29LT Azal : A Free Geometric Display Font

29LT Azal is a sturdy geometric font with contemporary Arabic features that are inspired from the old Eastern Kufic manuscripts and drawn in a modern-day approach, and old is, after all, what Azal means in Arabic. It is a display font with prominent and sturdy design characteristics. Each letter structure is designed to create a balance between solid base forms and elegant terminals. The font structure is a mixture of: high contrast between thick and thin pen strokes, diagonal skeleton, small counters, thick baseline and sharp edges contrasted by circular dots.

29LT-Azal-Header-Image-02

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29LT Zarid : A Bold & Thoughtful Typeface

 

The story of 29LT Zarid starts back in 2007 when the daily Dubai newspaper “Emirates Today” approached 29Letters to create and develop a new Arabic typeface for headlining and titling for their updated tabloid. The newspaper requested a modern and crisp font that would appeal to their newly targeted younger readers as well as to be agreeable to their existing readers who were used to Naskh Mastari traditional fonts. A black display font was created covering the Arabic language for the newspaper. The font created back then, named “Imarat Headlines,” was an Arabic display font exclusively used by the newspaper from 2007 to 2014 when it was replaced by another typeface. For more than seven years, “Imarat Headlines” gave a unique image to “Emirates Today” before competing newspapers started adopting the same look and feel by producing similar alternates of it.

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Arabic Type Anatomy & Typographic Terms

Since most documentation and references about the Arabic script stem from the calligraphic methodology, this article will tackle the problem of allocating typographic terms to Arabic type and typography.

بينما نجد معظم الوثائق والمراجع التي تتناول جذور الخط الطباعي العربي من ناحية المنهجية الطباعية، تعالج هذه المقالة مشاكل تحديد صفات الحرف والخط الطباعي العربي.

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29LT KAFF : An Adequate Multilingual Typeface

29LT Kaff is a contemporary typeface family designed by Pascal Zoghbi of 29Letters (29LT) and Ian Party of Swiss Typefaces, in which the Arabic and Latin letterforms were created simultaneously. Its name is taken from an Arabic word meaning ‘adequate, sufficient, necessary and essential’. Kaff’s family of eight weights (Thin, Ultra Light, Light, Regular, Medium, Bold, Semi Bold and Black) is designed to be the suitable typeface that answers the need of designers and publishers in most of their typographic projects. Continue reading “29LT KAFF : An Adequate Multilingual Typeface”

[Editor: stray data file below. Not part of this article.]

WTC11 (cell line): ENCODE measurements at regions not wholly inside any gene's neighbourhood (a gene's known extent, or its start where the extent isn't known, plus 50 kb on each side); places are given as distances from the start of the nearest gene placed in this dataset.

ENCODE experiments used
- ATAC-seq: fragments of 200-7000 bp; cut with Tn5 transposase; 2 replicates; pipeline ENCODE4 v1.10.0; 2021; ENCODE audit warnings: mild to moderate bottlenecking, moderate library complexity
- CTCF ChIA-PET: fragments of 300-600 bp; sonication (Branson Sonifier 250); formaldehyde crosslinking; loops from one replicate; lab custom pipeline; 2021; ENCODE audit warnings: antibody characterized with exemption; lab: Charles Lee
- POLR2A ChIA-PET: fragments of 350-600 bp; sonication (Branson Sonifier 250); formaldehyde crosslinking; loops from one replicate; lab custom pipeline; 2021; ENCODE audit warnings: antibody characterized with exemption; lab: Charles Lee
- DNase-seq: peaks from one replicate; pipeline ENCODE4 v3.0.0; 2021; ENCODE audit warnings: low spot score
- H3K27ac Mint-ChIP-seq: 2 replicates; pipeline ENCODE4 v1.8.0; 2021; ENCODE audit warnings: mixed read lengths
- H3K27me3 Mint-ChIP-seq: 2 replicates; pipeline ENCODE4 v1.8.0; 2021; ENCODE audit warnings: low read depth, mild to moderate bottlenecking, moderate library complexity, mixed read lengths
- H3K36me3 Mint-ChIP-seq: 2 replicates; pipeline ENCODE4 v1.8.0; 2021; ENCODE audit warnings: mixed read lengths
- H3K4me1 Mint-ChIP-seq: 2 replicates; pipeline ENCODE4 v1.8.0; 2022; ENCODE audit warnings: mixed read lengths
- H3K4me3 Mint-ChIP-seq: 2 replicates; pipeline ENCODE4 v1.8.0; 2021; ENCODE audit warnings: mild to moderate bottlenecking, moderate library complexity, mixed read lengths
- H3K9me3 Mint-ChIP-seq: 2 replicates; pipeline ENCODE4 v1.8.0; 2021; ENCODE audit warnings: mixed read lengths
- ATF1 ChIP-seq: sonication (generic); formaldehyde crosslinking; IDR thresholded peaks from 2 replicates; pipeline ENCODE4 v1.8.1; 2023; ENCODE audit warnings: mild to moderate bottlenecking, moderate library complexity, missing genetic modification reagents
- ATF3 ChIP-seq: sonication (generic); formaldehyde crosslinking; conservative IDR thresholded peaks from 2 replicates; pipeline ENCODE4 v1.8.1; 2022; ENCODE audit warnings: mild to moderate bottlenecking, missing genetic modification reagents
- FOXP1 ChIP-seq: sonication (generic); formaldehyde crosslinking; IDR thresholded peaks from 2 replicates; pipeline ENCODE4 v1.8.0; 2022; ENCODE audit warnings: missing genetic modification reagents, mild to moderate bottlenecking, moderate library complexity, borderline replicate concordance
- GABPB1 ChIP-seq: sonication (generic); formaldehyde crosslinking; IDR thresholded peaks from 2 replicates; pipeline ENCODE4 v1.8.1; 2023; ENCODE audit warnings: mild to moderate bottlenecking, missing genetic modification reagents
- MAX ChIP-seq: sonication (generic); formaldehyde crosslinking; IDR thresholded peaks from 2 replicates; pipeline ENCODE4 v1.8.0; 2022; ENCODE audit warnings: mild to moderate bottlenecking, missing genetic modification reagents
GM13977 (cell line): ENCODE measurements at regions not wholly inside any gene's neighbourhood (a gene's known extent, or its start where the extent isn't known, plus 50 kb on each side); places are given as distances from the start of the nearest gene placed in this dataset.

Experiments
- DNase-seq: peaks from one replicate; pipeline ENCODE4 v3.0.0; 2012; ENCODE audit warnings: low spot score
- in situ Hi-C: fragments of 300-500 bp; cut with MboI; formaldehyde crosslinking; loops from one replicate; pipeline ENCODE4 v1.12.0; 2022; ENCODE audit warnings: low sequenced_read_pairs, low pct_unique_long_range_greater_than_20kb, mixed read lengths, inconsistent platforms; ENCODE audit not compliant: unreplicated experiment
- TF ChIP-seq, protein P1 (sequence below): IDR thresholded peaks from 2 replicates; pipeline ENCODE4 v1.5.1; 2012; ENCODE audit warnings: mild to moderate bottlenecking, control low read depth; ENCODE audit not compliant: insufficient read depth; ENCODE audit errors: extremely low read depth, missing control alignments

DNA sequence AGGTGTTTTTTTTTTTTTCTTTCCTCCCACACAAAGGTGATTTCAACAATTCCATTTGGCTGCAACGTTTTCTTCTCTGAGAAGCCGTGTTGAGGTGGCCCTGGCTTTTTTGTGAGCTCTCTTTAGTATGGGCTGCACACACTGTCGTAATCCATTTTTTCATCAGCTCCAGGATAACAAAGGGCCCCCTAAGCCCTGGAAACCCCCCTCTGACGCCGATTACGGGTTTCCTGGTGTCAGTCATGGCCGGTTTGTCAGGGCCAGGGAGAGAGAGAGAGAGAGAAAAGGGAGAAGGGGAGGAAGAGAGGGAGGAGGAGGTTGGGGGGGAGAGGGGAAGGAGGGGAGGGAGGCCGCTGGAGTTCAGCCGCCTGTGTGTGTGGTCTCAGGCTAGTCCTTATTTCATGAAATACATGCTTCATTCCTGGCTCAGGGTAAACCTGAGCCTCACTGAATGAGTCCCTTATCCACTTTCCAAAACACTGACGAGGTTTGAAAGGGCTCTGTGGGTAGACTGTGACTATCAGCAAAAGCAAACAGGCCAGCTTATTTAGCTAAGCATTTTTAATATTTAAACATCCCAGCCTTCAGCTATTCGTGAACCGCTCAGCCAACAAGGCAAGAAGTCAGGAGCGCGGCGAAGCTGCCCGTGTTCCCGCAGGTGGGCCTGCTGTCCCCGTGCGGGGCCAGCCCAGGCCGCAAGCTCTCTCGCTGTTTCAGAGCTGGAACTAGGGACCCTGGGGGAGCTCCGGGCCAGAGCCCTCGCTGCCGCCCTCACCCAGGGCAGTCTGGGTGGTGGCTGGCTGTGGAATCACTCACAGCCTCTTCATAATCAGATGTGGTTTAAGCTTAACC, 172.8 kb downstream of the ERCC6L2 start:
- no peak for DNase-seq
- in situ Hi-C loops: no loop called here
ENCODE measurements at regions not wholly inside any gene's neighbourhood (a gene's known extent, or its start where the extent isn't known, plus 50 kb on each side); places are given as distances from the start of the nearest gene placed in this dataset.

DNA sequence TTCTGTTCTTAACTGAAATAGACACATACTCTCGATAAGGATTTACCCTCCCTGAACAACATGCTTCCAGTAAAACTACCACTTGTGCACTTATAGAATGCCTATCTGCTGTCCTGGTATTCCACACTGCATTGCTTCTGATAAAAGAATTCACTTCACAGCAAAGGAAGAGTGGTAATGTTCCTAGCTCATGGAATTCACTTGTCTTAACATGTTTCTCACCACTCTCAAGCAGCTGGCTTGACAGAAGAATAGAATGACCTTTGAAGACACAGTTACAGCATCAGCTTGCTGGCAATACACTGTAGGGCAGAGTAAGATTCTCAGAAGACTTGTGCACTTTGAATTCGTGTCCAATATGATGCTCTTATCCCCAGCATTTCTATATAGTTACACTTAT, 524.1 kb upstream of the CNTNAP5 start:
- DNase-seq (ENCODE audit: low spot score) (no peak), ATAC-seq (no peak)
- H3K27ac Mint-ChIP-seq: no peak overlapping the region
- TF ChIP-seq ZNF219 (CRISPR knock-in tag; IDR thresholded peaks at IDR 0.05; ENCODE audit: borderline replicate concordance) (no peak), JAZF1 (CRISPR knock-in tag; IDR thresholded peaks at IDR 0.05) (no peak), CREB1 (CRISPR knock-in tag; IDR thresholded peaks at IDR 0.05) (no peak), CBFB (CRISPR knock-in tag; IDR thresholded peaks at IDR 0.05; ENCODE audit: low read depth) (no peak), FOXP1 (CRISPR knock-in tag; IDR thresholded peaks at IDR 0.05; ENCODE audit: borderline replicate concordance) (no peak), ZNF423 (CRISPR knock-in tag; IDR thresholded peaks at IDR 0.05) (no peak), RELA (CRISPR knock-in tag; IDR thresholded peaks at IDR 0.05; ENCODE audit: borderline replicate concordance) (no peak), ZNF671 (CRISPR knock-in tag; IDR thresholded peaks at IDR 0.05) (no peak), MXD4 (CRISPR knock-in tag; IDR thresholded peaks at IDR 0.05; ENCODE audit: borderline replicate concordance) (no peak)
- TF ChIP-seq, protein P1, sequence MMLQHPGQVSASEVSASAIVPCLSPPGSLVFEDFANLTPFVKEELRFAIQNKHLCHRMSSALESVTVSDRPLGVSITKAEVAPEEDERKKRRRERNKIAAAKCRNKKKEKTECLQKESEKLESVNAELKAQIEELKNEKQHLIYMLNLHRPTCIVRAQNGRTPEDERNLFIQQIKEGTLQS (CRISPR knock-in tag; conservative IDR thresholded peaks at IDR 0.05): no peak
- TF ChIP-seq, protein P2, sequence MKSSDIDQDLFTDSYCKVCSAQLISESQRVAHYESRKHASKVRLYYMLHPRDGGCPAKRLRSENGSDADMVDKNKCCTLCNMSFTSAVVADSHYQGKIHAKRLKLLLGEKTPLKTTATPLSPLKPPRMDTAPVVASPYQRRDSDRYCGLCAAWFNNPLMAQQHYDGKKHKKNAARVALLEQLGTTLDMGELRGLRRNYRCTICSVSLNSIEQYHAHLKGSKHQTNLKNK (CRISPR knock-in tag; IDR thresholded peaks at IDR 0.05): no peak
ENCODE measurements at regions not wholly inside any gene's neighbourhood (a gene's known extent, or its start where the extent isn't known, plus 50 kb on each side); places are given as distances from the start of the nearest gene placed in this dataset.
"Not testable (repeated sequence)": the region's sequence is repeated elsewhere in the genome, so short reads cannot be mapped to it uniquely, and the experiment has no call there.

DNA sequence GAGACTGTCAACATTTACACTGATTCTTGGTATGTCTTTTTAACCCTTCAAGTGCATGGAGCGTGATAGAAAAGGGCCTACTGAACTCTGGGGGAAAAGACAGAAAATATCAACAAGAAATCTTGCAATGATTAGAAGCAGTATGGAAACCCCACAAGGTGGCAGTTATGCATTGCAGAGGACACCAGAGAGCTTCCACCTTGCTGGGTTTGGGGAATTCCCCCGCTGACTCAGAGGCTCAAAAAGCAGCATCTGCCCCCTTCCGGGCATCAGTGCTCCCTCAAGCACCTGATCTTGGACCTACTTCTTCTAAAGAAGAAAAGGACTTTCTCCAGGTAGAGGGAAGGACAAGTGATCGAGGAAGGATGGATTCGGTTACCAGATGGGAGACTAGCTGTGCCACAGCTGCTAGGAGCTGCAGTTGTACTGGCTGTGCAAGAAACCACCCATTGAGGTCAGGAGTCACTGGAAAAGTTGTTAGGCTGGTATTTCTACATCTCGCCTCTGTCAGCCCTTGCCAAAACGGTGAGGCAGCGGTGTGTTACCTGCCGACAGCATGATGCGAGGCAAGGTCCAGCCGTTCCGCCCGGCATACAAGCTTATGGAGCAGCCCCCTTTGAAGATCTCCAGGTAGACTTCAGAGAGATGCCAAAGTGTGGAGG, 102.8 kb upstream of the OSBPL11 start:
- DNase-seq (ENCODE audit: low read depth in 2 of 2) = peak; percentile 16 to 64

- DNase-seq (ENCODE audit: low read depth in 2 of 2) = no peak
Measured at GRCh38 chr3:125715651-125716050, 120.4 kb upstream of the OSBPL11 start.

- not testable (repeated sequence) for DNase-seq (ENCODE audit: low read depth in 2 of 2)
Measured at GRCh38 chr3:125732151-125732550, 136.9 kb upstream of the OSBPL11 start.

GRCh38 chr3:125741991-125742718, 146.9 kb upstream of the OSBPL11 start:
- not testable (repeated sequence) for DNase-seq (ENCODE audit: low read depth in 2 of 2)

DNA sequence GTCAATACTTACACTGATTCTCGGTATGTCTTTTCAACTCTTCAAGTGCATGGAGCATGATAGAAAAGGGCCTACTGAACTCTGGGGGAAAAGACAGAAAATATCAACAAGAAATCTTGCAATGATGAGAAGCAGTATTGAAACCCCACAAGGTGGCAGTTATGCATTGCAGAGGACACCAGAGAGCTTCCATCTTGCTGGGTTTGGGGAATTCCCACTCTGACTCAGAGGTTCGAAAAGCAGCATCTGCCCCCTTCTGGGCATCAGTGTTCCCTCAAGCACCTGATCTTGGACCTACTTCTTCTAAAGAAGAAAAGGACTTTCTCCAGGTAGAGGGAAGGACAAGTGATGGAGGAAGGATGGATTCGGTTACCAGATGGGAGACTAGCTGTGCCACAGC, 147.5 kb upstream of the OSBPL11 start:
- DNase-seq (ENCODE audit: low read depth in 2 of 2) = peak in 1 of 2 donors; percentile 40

29LT Zeyn : A Graceful Multilingual Typeface

 

29LT Zeyn is an elegant, contemporary Arabic and Latin typeface. Each weight contains 900-plus glyphs covering the Arabic, Persian, Urdu, and Western European languages. The Arabic set contains an extensive set of ligatures in addition to short and long stylistic sets to give the font an added elegant appeal and feel.

Zeyn «زين» is an Arabic word meaning beautiful, graceful, and elegant.

Arabic character set designed by Pascal Zoghbi from 29LT. Latin Character set designer by Ian Party from SwissTypefaces.

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UA Neo Fonts

Ha' Glyph in both UA Neo N & B
Ha’ Glyph in both UA Neo N & B

UA Neo B, originally known as UA Beiruti Modern, and UA Neo N, originally known as UA Neo-Nashki, belong to the first set of type revivals of Unified Arabic first introduced by Nasri Khattar in the 1950s. They belong to the Unified Arabic™ type system that contains a library of eight typefaces, including both print (detached) and cursive (connected) styles. After over 60 years, Mr. Khattar’s daughter, Camille, has entrusted 29Letters with the revival of her father’s fonts to keep them in line with his vision and design approach. Continue reading “UA Neo Fonts”

Introductory Arabic Type Course at AUB

This spring, the elective course “Introduction to Arabic Type Design” at AUB [American University of Beirut] was introduced. It is given part of the Graphic Design program at AUB. Third and fourth year students who were interested in Arabic type and wanted to develop their skills in understanding and drawing Arabic letters, enrolled in the course. The course was an ongoing collaboration between the students and I. I had to evaluate what they could and needed to learn as opposed to what was too advanced for them.

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